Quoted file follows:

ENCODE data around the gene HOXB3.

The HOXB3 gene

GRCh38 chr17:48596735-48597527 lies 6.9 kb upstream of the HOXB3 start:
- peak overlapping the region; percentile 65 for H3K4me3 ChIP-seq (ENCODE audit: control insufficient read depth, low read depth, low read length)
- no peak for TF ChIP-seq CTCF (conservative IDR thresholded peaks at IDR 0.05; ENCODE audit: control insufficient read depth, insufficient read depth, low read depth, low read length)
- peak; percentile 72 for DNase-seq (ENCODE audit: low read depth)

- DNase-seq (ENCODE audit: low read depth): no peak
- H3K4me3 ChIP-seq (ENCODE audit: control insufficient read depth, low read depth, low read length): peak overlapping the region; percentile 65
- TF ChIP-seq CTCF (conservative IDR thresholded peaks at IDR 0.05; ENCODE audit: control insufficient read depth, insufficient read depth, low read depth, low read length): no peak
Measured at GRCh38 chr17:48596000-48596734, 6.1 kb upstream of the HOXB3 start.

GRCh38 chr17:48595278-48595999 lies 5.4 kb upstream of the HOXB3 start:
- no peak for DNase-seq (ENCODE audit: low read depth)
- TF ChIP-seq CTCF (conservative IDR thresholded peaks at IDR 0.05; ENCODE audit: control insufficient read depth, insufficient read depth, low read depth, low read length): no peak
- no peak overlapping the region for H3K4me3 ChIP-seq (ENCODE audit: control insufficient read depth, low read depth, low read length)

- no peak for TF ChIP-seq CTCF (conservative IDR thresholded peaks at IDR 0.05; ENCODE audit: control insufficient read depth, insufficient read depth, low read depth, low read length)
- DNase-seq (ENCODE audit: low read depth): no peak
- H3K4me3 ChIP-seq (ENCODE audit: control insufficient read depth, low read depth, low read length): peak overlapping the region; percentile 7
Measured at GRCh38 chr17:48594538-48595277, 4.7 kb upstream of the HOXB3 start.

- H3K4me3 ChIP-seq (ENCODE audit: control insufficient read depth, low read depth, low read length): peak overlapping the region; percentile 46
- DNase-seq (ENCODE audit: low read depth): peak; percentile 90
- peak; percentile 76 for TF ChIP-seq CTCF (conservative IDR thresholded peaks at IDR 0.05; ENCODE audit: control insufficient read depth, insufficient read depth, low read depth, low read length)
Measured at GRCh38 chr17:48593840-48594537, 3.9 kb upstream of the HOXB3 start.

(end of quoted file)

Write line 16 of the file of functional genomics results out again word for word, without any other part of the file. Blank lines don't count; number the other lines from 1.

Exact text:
- DNase-seq (ENCODE audit: low read depth): no peak